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The Fall of Gondolin - J R R Tolkien

The Fall of Gondolin

By: J R R Tolkien, Christopher Tolkien (Editor), Alan Lee (Illustrator)

Hardcover Published: 30th August 2018
ISBN: 9780008302757
Number Of Pages: 304

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In the Tale of The Fall of Gondolin are two of the greatest powers in the world. There is Morgoth of the uttermost evil, unseen in this story but ruling over a vast military power from his fortress of Angband. Deeply opposed to Morgoth is Ulmo, second in might only to Manwë, chief of the Valar.

Central to this enmity of the gods is the city of Gondolin, beautiful but undiscoverable. It was built and peopled by Noldorin Elves who, when they dwelt in Valinor, the land of the gods, rebelled against their rule and fled to Middle-earth. Turgon King of Gondolin is hated and feared above all his enemies by Morgoth, who seeks in vain to discover the marvellously hidden city, while the gods in Valinor in heated debate largely refuse to intervene in support of Ulmo's desires and designs.

Into this world comes Tuor, cousin of Túrin, the instrument of Ulmo's designs. Guided unseen by him Tuor sets out from the land of his birth on the fearful journey to Gondolin, and in one of the most arresting moments in the history of Middle-earth the sea-god himself appears to him, rising out of the ocean in the midst of a storm. In Gondolin he becomes great; he is wedded to Idril, Turgon's daughter, and their son is Eärendel, whose birth and profound importance in days to come is foreseen by Ulmo.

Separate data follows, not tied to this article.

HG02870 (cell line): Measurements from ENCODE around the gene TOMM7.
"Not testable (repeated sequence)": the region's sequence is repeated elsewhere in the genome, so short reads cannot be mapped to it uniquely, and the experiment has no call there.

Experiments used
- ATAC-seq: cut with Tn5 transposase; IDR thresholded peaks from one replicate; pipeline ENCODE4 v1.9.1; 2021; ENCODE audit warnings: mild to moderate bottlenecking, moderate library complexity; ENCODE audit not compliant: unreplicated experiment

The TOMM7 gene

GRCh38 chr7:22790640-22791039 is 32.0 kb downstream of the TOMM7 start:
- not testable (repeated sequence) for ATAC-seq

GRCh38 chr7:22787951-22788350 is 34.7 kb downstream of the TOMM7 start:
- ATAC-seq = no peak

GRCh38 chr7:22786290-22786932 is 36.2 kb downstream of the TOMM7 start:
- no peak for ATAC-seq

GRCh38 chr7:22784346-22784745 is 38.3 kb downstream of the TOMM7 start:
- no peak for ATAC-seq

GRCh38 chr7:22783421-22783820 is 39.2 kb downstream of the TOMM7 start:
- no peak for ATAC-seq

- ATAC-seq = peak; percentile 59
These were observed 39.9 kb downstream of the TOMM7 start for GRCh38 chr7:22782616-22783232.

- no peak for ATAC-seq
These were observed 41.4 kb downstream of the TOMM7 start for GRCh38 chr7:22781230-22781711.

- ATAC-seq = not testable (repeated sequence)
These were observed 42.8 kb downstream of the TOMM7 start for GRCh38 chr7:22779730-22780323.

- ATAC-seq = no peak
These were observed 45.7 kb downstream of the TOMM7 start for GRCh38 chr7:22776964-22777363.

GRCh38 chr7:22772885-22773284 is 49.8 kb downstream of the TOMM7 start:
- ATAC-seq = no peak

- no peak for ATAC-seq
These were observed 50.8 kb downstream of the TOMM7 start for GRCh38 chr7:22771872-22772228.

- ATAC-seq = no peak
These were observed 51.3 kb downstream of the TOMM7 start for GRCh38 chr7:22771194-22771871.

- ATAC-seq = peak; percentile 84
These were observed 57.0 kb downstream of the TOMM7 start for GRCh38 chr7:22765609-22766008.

At last comes the terrible ending. Morgoth learns through an act of supreme treachery all that he needs to mount a devastating attack on the city, with Balrogs and dragons and numberless Orcs. After a minutely observed account of the fall of Gondolin, the tale ends with the escape of Tuor and Idril, with the child Eärendel, looking back from a cleft in the mountains as they flee southward, at the blazing wreckage of their city. They were journeying into a new story, the Tale of Eärendel, which Tolkien never wrote, but which is sketched out in this book from other sources.

Following his presentation of Beren and Lúthien Christopher Tolkien has used the same 'history in sequence' mode in the writing of this edition of The Fall of Gondolin. In the words of J.R.R. Tolkien, it was ‘the first real story of this imaginary world' and, together with Beren and Lúthien and The Children of Húrin, he regarded it as one of the three 'Great Tales' of the Elder Days.

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For serious Tolkien fans only

3

This book will probably appeal mainly to serious Tolkien fans. It presents three different versions of the story The Fall Of Gondolin, one of which is complete but written in a very 'old world literary' style that I found hard going, and another of which is easier to read, more verbose, but incomplete. The book also includes a lot of commentary from Christopher Tolkien about the various versions, the reasons behind the final one being unfinished, as well as some other related works.